• What is the function of myelin?
    Myelin is a fatty substance that is deposited around the axon of some cells (especially those who carry motor signals). It blocks the normal Na+/K+ transfer and so the action potential jumps, via passive conduction, down the length of an axon at the points at which the myelin is absent (called 'nodes of Ranvier').

    Destruction of myelin is found in multiple sclerosis.
  • How is a synaptic potential created?
    The electrical signal initiates a sequence of events leaing to the release of neurotransmitters into the synaptic cleft. Protein receptors in the membrane of the postsynaptic neurons bind to the neurotransmitters. Many of the receptors are transmitter-gated ion channels. This sets up a localized flow of Na+, K+ or Cl-, which creates the synaptic potential.
  • What is GABA?
    Neurons that have an inhibitory effect on the postsynaptic neuron. This can be achieved by making the inside of the neuron more negative than normal and hence harder to depolarize by opening transmitter-gated Cl- channels.
  • How do neurons code information?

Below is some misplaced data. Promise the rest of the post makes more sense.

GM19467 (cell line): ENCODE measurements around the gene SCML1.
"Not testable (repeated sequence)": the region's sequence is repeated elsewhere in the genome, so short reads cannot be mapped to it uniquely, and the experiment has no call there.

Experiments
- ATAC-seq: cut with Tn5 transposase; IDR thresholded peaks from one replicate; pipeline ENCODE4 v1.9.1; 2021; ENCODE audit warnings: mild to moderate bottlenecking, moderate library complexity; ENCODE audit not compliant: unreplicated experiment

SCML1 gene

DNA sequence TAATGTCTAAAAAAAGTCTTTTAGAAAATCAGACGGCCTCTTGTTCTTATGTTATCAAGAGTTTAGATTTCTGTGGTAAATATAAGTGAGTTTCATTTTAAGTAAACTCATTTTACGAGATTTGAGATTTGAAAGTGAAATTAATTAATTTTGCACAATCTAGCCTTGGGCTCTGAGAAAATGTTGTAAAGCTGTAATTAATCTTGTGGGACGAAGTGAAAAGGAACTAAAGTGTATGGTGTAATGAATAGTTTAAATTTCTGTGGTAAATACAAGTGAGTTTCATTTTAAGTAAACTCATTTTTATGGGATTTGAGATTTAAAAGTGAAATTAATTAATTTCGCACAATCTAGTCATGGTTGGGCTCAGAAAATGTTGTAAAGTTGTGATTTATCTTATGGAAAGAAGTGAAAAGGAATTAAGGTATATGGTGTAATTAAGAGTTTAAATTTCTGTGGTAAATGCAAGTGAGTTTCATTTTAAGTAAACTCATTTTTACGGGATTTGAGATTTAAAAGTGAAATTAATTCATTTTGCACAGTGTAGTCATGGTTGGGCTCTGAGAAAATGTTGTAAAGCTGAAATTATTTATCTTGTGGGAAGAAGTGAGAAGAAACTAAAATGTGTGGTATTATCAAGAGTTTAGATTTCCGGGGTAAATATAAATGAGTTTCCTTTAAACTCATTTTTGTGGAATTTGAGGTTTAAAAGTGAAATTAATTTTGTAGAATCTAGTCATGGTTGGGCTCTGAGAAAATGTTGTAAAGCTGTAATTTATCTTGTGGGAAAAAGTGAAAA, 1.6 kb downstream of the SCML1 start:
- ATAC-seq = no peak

The amplitude of an action potential does not vary, but the number of action potentials propogated per second varies along a continuum. This rate of responding ('spiking rate') relates to the informational code carried by that neuron.
  • 1.1.2 The Gross Organization of the Brain

  • What is white/gray matter and its location?
    Gray matter consists of neuronal cell bodies and its located at the cerebral cortex and the subcortex. 

    White matter consists of axons and support cells ('glia'). Its located beneath the cerebral cortex.   
    White matter tracts may project between different cortical regions within the same hemisphere (association tracts), may project between different cortical regions in different hemispheres (commmissures: corpus collosum) or may project between cortical and subcortical structures (projection tracts).
  • What are ventricles?
    Hollow chambers filled with cerebrospinal fluid (CSF). The CSF carries waste metabolites, transfers some messenger signals and provides a preotective cushion for the brain.
  • What are the terms of referencing locations by the brain?
    1. Anterior and posterior refer to directions toward the front and the back of the brain.

    2. Superior/dorsal and inferior/ventral refer to directions towards the top and the bottom of the brain.

    3. Lateral and medial refer to directions toward the outer surface and the center of the brain.
  • What are the two types of sectioning the brain?
    1. Coronal cross-section refers to a slice in the vertical plane through both hemispheres. A saggital section refers to a slice in the vertical plane going through one of the hemisphers. When this lies between the hemispheres it is called a midline or medial section. 

    2. An axial section is taken in the horizontal plane.